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09:36 AM

Guillain-Barré syndrome: Are you at risk?

Neurologist provides facts on paralysis-inducing condition, scientists link to Zika

French scientists claim they may have found a link between the Zika virus and neurological disorder called Guillain-Barré syndrome.

Warren Marks, M.D., a neurologist and medical director of the Movement Disorders and Rehabilitation Programs at Cook Children’s, says he sees a dozen or more cases often in clusters.

“Influenza can be a trigger, so flu season often triggers some cases,” Dr. Marks said. “There have been some cases associated with mostly older flu vaccines, however in general, immunizations are safe and should be given as recommended. If you are concerned that your child is having progressive weakness, they should be seen by a physician.”

GBS is a condition that can follow many different infections. The process starts after the infection activates the immune system. Sometimes part of the bacteria or virus can look like our own nerves. If this happens, our immune systems can mistakenly attack those nerves which can lead to weakness or paralysis.

At this time, Dr. Marks is not ready to say there’s a relationship to GBS and the ZIka virus. Although it’s not out of the possibility – “there are literally thousands of potential triggers for Guillian Bare’. It is a nonspecific response to an infection.”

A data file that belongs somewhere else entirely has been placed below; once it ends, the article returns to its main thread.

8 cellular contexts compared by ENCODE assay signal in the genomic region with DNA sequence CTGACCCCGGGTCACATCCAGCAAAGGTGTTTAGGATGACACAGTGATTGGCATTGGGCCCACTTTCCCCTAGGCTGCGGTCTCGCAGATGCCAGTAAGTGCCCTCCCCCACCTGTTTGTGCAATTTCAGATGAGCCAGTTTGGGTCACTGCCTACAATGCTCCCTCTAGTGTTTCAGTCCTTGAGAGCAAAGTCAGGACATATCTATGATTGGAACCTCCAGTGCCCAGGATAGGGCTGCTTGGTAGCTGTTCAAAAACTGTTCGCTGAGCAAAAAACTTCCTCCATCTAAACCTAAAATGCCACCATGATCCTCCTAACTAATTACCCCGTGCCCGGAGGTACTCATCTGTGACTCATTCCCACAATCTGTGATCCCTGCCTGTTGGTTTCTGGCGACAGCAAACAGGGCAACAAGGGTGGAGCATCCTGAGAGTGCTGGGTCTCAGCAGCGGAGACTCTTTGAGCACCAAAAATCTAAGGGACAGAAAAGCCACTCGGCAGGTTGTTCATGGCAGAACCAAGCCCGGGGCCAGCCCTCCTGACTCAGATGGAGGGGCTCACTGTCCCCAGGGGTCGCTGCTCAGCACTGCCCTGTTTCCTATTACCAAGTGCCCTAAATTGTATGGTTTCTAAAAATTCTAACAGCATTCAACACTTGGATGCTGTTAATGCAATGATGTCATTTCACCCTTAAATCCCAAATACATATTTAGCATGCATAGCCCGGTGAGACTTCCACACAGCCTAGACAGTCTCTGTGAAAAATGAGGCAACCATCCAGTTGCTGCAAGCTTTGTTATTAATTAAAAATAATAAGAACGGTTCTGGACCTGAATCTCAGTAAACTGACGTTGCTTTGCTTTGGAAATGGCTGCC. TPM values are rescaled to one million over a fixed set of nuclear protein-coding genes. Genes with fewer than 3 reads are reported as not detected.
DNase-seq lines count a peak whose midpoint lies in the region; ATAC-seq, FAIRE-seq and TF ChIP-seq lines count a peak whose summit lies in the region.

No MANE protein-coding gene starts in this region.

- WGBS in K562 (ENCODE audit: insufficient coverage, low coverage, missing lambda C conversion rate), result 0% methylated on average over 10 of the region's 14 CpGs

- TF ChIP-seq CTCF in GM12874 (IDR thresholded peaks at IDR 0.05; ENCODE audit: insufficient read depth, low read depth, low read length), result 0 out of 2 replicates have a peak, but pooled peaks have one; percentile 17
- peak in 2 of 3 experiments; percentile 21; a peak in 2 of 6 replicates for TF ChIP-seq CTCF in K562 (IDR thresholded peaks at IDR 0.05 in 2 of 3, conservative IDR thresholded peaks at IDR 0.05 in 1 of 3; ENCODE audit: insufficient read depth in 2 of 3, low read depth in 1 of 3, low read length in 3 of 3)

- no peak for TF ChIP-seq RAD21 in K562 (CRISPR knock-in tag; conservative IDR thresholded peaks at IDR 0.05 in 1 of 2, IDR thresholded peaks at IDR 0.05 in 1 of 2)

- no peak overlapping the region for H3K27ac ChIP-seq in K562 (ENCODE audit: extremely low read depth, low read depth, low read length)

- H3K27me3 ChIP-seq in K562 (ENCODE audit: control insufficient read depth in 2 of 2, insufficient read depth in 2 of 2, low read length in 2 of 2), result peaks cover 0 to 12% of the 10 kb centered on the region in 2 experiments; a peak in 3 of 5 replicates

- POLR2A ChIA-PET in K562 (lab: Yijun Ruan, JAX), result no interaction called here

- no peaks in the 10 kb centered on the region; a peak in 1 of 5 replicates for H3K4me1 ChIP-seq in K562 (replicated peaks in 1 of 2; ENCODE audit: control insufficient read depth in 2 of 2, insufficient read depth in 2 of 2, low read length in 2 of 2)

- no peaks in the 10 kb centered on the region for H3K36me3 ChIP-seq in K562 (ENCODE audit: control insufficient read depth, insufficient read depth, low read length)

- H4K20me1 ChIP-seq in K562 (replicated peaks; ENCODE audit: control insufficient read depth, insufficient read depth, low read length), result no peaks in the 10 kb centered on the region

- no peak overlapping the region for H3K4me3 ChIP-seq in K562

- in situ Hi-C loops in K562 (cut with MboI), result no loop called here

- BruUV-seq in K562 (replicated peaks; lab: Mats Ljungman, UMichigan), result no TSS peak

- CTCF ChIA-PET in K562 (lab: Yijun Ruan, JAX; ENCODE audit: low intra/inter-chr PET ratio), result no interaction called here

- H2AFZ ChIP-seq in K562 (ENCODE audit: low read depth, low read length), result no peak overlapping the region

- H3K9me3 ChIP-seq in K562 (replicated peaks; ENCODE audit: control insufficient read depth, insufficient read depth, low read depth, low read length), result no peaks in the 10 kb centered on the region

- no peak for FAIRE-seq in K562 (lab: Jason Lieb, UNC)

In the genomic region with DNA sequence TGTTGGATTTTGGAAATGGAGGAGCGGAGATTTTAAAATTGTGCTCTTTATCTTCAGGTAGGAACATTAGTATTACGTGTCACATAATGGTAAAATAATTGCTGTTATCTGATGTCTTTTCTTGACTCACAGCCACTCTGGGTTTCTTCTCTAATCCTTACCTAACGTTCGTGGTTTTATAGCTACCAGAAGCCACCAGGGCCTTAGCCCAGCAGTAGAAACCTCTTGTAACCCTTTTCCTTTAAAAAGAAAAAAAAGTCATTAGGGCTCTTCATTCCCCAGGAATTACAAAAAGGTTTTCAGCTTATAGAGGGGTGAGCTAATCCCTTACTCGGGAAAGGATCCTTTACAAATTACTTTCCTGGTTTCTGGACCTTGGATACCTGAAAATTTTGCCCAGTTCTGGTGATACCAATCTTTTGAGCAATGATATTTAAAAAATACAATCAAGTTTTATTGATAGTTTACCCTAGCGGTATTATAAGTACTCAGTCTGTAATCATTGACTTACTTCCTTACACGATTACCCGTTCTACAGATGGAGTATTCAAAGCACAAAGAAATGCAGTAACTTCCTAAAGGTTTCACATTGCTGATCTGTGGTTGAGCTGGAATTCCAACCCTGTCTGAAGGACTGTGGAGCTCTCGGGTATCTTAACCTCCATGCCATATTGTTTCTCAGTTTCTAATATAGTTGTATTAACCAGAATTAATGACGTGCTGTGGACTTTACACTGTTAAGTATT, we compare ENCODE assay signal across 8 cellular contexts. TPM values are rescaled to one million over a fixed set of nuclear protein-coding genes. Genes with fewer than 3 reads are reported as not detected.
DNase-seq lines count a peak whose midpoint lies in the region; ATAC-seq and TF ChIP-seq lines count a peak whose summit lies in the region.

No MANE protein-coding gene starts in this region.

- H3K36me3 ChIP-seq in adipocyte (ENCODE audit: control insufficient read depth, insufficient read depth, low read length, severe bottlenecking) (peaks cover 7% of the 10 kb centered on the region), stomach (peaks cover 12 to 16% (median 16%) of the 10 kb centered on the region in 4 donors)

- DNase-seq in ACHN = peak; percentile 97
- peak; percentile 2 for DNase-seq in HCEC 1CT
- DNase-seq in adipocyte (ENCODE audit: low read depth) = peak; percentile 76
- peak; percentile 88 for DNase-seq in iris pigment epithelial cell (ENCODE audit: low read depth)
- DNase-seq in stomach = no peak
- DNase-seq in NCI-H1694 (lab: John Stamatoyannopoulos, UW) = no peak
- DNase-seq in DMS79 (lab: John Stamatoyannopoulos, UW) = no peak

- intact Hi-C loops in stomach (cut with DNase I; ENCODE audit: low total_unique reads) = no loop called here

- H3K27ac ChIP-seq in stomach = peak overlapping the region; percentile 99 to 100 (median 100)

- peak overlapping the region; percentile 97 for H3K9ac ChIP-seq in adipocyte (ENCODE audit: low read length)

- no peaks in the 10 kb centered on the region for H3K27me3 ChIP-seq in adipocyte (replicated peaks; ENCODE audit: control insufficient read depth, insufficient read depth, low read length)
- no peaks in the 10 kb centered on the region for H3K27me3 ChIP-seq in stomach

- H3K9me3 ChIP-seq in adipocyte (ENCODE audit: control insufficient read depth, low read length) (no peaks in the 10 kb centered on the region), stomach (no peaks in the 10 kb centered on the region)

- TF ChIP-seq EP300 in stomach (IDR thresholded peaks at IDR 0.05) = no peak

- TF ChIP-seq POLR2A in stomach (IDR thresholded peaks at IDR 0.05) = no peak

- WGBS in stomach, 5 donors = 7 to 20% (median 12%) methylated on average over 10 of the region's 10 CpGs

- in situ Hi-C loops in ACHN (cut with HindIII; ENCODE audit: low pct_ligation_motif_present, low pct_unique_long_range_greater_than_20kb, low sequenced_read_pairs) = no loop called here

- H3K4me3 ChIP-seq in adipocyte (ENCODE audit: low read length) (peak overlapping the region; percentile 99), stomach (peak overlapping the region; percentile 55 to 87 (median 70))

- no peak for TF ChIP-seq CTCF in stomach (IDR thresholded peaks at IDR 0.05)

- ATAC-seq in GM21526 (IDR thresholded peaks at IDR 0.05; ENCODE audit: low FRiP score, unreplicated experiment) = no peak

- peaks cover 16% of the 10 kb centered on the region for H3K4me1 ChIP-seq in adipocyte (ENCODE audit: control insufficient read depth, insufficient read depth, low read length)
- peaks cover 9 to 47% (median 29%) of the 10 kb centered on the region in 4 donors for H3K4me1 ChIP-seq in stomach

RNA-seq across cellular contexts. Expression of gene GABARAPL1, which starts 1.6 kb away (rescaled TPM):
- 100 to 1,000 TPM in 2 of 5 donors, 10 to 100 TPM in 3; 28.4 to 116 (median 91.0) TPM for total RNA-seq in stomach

GBS can affect people of virtually any age, although it is rare in infants and toddlers. GBS symptoms usually begin with achiness of the muscles or a burning or tingling of the feet and legs.

“Weakness follows, beginning in the feet and progressing up the body, usually over the course of a few days,” Dr. Marks said. “It can occasionally happen more quickly. GBS can involve the diaphragm and breathing muscles which can be life threatening.”

In the mildest cases, monitoring of progress in the hospital is sufficient. If there is loss of ability to walk 100 feet or the weakness is progressing and breathing is endangered, the treatment is usually a five day course of IVIG (intravenous immunoglobulin). Steroids and plasma exchange are other options.

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About the source

Warren Marks, M.D., is one of the the first two Endowed Chairs at Cook Children’s. Dr. Marks joined Cook Children’s in 1988 and today serves as the medical director for the Movement Disorder and Neurorehabilitation Program. Learn more about Dr. Marks and the contributions he's made to Cook Children's here.

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